Extending the Battlefield

The second oldest article in this box I was about to throw away is called “Extending the Battlefield” by General Donn A. Starry, US Army. It is dated March 1981 from the Military Review. It is 20 pages long.

Its primary focus is on deep strike. It states 1) First, deep strike is not a luxury; it is an absolute necessity to winning, 2) Second, deep strike, particular in an environment of scarce acquisition and strike assets, must be tightly coordinated over time with the decisive close-in battle…3) Third, it is important to consider now the number of systems entering the force in the near and middle-term future….4) Finally, the concept is designed to be the unifying idea which pulled all these emerging capabilities together so that, together, they can allow us to realize their full combined potential for winning.

This was an approach specifically oriented towards engaging the Soviet second echelon. I was never much of a fan of deep strike, as I sort of felt you probably wanted to engage the first echelon first….and could worry about the second echelon later. A reading of my Kursk book (in case you have the time) clearly shows the limitations of the Soviet two-echelon system of fighting. It did tend to lead to piecemeal attacks.

I met General Starry once. My father worked for him in the Pentagon and during a family visit during the Christmas party, he came down to say Merry Christmas to all the people working in the basement of the building. I happened to be there, and was applying to West Point (U.S. Military Academy) at the time. He sat down and had a half-hour talk with me about why someone should or should not attend West Point. It was nice gesture on his part.

I guess I will keep this article also.


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Christopher A. Lawrence
Christopher A. Lawrence

Christopher A. Lawrence is a professional historian and military analyst. He is the Executive Director and President of The Dupuy Institute, an organization dedicated to scholarly research and objective analysis of historical data related to armed conflict and the resolution of armed conflict. The Dupuy Institute provides independent, historically-based analyses of lessons learned from modern military experience.
Mr. Lawrence was the program manager for the Ardennes Campaign Simulation Data Base, the Kursk Data Base, the Modern Insurgency Spread Sheets and for a number of other smaller combat data bases. He has participated in casualty estimation studies (including estimates for Bosnia and Iraq) and studies of air campaign modeling, enemy prisoner of war capture rates, medium weight armor, urban warfare, situational awareness, counterinsurgency and other subjects for the U.S. Army, the Defense Department, the Joint Staff and the U.S. Air Force. He has also directed a number of studies related to the military impact of banning antipersonnel mines for the Joint Staff, Los Alamos National Laboratories and the Vietnam Veterans of American Foundation.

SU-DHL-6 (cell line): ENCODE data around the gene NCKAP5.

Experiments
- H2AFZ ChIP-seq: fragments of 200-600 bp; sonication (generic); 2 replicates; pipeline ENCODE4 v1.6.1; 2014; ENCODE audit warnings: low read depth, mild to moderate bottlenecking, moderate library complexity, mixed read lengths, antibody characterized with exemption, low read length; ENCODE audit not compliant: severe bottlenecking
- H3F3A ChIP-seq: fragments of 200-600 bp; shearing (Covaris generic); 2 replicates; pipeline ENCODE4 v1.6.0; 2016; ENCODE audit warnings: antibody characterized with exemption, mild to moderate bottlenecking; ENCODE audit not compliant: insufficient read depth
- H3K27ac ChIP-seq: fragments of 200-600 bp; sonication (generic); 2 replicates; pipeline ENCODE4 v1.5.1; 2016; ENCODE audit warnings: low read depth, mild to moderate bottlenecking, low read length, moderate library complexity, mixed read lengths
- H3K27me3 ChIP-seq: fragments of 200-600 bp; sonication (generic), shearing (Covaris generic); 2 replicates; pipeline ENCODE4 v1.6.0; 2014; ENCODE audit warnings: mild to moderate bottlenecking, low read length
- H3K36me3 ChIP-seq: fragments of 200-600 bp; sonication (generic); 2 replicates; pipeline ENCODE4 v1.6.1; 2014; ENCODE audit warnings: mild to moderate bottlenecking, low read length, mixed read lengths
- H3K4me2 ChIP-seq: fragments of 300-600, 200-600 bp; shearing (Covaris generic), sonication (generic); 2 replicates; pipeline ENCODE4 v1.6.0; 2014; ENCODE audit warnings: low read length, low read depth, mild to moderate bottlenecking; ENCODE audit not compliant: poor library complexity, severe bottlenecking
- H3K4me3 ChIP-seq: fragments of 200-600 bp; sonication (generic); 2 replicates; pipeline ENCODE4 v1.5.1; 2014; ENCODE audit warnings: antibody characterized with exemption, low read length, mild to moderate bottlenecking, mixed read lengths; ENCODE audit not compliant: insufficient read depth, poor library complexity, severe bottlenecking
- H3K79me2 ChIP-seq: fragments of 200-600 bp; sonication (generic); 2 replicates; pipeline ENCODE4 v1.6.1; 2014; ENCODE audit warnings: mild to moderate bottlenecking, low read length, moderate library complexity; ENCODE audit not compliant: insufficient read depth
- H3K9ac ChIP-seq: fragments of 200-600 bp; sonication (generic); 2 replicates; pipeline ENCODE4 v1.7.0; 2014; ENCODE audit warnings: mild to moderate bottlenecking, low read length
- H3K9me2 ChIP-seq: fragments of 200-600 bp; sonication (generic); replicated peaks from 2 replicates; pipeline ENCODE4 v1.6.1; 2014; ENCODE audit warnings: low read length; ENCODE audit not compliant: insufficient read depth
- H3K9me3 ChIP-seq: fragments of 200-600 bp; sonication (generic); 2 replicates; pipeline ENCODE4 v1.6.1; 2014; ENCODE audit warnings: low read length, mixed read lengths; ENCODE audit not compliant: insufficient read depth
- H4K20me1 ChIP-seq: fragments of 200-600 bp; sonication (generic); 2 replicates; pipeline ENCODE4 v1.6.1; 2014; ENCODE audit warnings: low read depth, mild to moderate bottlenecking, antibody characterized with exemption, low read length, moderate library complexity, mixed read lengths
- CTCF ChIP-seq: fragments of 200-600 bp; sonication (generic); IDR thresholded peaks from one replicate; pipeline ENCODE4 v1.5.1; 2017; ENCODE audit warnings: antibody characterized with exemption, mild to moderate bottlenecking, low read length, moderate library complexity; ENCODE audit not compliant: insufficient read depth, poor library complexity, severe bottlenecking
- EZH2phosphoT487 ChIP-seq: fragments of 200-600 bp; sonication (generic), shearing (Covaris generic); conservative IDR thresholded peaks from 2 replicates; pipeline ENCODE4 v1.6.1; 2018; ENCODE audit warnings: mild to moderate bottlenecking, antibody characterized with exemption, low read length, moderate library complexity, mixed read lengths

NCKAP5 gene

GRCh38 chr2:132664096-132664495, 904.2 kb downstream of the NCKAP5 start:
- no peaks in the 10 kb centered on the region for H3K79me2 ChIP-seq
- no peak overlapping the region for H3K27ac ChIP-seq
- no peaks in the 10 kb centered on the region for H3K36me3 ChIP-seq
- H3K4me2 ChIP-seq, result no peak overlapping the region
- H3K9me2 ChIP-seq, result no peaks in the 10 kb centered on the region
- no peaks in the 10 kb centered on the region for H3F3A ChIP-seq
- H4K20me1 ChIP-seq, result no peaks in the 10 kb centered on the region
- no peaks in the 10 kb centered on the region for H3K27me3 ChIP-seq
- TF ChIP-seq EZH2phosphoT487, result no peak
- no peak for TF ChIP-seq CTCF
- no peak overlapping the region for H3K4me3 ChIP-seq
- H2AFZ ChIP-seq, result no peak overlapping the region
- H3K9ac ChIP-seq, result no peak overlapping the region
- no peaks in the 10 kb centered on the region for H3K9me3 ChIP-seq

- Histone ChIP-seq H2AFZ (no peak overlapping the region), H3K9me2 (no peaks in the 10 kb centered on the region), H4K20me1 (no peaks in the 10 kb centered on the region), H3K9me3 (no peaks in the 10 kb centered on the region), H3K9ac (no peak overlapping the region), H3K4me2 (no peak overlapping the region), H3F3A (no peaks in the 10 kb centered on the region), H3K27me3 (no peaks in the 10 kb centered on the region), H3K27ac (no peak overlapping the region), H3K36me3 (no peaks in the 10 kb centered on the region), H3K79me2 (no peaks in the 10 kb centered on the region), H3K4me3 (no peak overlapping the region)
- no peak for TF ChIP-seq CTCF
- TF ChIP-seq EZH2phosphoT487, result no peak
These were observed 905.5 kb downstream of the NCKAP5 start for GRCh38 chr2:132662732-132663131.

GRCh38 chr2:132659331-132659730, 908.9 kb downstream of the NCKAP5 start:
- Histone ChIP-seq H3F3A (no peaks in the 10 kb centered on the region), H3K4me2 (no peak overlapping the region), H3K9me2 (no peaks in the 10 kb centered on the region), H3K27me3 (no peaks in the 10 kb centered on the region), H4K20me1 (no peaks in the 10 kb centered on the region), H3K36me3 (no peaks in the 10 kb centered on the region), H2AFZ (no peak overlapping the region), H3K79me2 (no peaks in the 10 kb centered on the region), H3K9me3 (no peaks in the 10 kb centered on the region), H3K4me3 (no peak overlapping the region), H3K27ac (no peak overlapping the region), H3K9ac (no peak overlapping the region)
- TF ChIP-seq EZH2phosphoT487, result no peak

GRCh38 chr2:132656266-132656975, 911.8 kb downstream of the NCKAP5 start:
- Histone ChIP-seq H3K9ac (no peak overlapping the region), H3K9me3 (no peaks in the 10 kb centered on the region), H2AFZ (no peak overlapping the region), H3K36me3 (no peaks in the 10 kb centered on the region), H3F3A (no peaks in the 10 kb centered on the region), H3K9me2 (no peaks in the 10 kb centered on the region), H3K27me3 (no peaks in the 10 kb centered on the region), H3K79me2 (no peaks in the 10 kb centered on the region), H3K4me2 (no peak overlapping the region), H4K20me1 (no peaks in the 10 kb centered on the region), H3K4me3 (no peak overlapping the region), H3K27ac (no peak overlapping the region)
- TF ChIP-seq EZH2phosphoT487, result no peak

His published works include papers and monographs for the Congressional Office of Technology Assessment and the Vietnam Veterans of American Foundation, in addition to over 40 articles written for limited-distribution newsletters and over 60 analytical reports prepared for the Defense Department. He is the author of Kursk: The Battle of Prokhorovka (Aberdeen Books, Sheridan, CO., 2015), America’s Modern Wars: Understanding Iraq, Afghanistan and Vietnam (Casemate Publishers, Philadelphia & Oxford, 2015), War by Numbers: Understanding Conventional Combat (Potomac Books, Lincoln, NE., 2017) , The Battle of Prokhorovka (Stackpole Books, Guilford, CT., 2019), The Battle for Kyiv (Frontline Books, Yorkshire, UK, 2023), Aces at Kursk (Air World, Yorkshire, UK, 2024), Hunting Falcon: The Story of WWI German Ace Hans-Joachim Buddecke (Air World, Yorkshire, UK, 2024) and The Siege of Mariupol (Frontline Books, Yorkshire, UK, 2024).
Mr. Lawrence lives in northern Virginia, near Washington, D.C., with his wife and son.

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